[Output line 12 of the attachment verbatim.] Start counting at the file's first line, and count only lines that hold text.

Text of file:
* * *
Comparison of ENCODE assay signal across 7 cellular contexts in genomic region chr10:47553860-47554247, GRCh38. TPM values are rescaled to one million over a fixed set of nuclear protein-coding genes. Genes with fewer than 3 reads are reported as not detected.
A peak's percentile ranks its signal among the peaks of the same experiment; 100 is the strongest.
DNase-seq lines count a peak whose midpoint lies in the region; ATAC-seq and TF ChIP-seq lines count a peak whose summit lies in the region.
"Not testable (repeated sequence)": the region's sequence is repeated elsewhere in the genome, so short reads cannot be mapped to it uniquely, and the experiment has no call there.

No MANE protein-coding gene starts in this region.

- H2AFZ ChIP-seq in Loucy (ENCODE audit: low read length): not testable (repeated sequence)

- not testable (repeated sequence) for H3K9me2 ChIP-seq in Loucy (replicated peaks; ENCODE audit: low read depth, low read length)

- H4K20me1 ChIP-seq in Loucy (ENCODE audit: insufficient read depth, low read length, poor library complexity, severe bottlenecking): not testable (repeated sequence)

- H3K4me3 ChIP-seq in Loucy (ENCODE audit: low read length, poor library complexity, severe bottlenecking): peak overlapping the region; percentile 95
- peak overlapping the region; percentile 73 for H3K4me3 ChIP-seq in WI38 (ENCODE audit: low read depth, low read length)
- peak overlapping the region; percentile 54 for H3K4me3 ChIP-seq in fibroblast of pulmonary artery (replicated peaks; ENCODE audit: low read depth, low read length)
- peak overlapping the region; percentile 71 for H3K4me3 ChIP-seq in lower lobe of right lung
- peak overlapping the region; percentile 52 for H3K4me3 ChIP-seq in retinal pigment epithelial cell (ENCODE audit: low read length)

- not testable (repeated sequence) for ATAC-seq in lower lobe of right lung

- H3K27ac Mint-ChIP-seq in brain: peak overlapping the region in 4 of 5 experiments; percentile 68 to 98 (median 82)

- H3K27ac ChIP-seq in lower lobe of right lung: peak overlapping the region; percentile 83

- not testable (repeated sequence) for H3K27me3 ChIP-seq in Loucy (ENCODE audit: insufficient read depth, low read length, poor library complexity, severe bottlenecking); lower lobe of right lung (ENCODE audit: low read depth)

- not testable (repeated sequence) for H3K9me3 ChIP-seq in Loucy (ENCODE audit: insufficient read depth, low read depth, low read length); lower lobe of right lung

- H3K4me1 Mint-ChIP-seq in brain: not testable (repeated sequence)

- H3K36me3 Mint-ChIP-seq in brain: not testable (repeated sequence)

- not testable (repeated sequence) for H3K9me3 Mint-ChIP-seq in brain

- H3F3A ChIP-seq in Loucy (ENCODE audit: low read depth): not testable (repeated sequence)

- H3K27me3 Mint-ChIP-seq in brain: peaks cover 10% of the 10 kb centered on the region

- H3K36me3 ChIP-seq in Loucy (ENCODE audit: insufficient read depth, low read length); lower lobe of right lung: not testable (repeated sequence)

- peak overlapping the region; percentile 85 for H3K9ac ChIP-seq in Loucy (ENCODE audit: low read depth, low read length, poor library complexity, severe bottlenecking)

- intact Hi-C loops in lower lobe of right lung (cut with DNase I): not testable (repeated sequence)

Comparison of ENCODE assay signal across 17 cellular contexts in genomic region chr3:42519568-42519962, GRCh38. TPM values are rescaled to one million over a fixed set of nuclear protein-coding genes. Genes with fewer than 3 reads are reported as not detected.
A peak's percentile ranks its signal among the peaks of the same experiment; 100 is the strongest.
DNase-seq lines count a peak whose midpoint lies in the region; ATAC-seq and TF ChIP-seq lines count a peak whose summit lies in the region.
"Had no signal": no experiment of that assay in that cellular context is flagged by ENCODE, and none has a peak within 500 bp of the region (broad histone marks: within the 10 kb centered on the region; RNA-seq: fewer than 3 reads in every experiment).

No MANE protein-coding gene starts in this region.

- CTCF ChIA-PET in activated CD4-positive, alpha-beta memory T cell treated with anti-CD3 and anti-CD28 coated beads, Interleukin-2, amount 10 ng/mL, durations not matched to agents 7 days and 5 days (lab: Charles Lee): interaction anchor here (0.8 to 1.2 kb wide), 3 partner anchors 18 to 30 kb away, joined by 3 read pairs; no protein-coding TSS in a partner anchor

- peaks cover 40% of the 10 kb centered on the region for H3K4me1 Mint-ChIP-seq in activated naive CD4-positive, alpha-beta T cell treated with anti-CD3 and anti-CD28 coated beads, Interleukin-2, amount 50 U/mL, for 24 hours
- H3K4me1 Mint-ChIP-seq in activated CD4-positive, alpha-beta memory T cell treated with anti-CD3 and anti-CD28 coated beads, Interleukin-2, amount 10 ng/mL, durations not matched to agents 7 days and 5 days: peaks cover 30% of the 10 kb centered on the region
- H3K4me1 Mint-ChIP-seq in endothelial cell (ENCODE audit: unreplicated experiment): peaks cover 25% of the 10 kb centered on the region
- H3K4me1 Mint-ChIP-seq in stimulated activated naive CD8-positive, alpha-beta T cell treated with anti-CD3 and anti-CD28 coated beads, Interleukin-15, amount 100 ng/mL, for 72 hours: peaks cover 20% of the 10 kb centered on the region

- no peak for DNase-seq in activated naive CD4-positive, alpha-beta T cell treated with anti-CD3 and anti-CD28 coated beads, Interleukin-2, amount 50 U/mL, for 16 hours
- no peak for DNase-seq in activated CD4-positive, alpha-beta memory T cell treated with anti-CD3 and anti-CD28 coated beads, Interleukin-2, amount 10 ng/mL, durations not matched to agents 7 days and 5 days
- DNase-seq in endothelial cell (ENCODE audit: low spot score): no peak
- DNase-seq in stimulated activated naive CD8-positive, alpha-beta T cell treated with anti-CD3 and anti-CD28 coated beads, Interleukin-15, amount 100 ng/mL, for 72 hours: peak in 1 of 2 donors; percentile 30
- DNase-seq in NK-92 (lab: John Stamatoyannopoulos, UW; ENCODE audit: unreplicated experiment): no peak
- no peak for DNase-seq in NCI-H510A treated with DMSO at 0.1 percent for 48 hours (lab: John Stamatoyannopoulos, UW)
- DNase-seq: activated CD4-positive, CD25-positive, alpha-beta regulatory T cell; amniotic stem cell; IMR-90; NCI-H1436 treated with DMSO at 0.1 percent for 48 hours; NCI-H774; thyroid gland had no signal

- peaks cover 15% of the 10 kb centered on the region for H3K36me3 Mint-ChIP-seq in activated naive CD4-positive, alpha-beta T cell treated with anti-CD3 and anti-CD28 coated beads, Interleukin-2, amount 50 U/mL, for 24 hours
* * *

- peak overlapping the region; percentile 71 for H3K4me3 ChIP-seq in lower lobe of right lung